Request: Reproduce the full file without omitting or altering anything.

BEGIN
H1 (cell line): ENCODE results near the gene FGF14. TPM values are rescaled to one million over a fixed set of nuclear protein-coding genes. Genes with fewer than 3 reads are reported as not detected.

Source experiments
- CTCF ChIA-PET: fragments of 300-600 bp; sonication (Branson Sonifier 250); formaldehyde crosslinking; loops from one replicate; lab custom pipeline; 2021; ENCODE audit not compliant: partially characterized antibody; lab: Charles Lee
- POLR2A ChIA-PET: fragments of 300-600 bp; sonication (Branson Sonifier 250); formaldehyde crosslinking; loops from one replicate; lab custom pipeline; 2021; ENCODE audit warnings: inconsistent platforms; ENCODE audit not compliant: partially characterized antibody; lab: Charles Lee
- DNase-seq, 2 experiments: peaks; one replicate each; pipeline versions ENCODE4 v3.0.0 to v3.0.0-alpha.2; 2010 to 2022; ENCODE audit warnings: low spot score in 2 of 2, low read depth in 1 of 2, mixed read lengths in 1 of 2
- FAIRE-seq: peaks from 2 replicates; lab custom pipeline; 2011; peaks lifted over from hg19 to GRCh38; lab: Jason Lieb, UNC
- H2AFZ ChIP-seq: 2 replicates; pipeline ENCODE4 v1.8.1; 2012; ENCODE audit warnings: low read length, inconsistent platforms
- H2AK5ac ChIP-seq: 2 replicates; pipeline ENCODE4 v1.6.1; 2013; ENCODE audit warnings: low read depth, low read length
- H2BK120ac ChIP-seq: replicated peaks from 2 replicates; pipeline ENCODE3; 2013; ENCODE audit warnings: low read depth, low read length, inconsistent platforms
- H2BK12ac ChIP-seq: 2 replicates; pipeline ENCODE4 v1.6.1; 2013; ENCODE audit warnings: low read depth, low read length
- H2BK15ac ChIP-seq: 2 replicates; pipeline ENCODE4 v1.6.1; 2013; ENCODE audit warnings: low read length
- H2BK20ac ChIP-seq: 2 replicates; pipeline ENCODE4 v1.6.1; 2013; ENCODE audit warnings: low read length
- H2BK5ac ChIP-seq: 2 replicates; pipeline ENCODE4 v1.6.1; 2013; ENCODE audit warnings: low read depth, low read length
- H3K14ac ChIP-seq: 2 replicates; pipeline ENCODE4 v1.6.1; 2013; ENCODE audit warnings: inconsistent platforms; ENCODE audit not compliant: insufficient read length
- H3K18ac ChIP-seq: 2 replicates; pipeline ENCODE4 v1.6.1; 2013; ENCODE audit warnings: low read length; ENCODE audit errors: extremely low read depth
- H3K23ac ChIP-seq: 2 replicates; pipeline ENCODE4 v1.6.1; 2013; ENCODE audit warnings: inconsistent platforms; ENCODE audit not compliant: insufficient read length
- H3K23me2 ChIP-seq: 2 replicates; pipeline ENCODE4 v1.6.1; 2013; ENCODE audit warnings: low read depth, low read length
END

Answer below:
H1 (cell line): ENCODE results near the gene FGF14. TPM values are rescaled to one million over a fixed set of nuclear protein-coding genes. Genes with fewer than 3 reads are reported as not detected.

Source experiments
- CTCF ChIA-PET: fragments of 300-600 bp; sonication (Branson Sonifier 250); formaldehyde crosslinking; loops from one replicate; lab custom pipeline; 2021; ENCODE audit not compliant: partially characterized antibody; lab: Charles Lee
- POLR2A ChIA-PET: fragments of 300-600 bp; sonication (Branson Sonifier 250); formaldehyde crosslinking; loops from one replicate; lab custom pipeline; 2021; ENCODE audit warnings: inconsistent platforms; ENCODE audit not compliant: partially characterized antibody; lab: Charles Lee
- DNase-seq, 2 experiments: peaks; one replicate each; pipeline versions ENCODE4 v3.0.0 to v3.0.0-alpha.2; 2010 to 2022; ENCODE audit warnings: low spot score in 2 of 2, low read depth in 1 of 2, mixed read lengths in 1 of 2
- FAIRE-seq: peaks from 2 replicates; lab custom pipeline; 2011; peaks lifted over from hg19 to GRCh38; lab: Jason Lieb, UNC
- H2AFZ ChIP-seq: 2 replicates; pipeline ENCODE4 v1.8.1; 2012; ENCODE audit warnings: low read length, inconsistent platforms
- H2AK5ac ChIP-seq: 2 replicates; pipeline ENCODE4 v1.6.1; 2013; ENCODE audit warnings: low read depth, low read length
- H2BK120ac ChIP-seq: replicated peaks from 2 replicates; pipeline ENCODE3; 2013; ENCODE audit warnings: low read depth, low read length, inconsistent platforms
- H2BK12ac ChIP-seq: 2 replicates; pipeline ENCODE4 v1.6.1; 2013; ENCODE audit warnings: low read depth, low read length
- H2BK15ac ChIP-seq: 2 replicates; pipeline ENCODE4 v1.6.1; 2013; ENCODE audit warnings: low read length
- H2BK20ac ChIP-seq: 2 replicates; pipeline ENCODE4 v1.6.1; 2013; ENCODE audit warnings: low read length
- H2BK5ac ChIP-seq: 2 replicates; pipeline ENCODE4 v1.6.1; 2013; ENCODE audit warnings: low read depth, low read length
- H3K14ac ChIP-seq: 2 replicates; pipeline ENCODE4 v1.6.1; 2013; ENCODE audit warnings: inconsistent platforms; ENCODE audit not compliant: insufficient read length
- H3K18ac ChIP-seq: 2 replicates; pipeline ENCODE4 v1.6.1; 2013; ENCODE audit warnings: low read length; ENCODE audit errors: extremely low read depth
- H3K23ac ChIP-seq: 2 replicates; pipeline ENCODE4 v1.6.1; 2013; ENCODE audit warnings: inconsistent platforms; ENCODE audit not compliant: insufficient read length
- H3K23me2 ChIP-seq: 2 replicates; pipeline ENCODE4 v1.6.1; 2013; ENCODE audit warnings: low read depth, low read length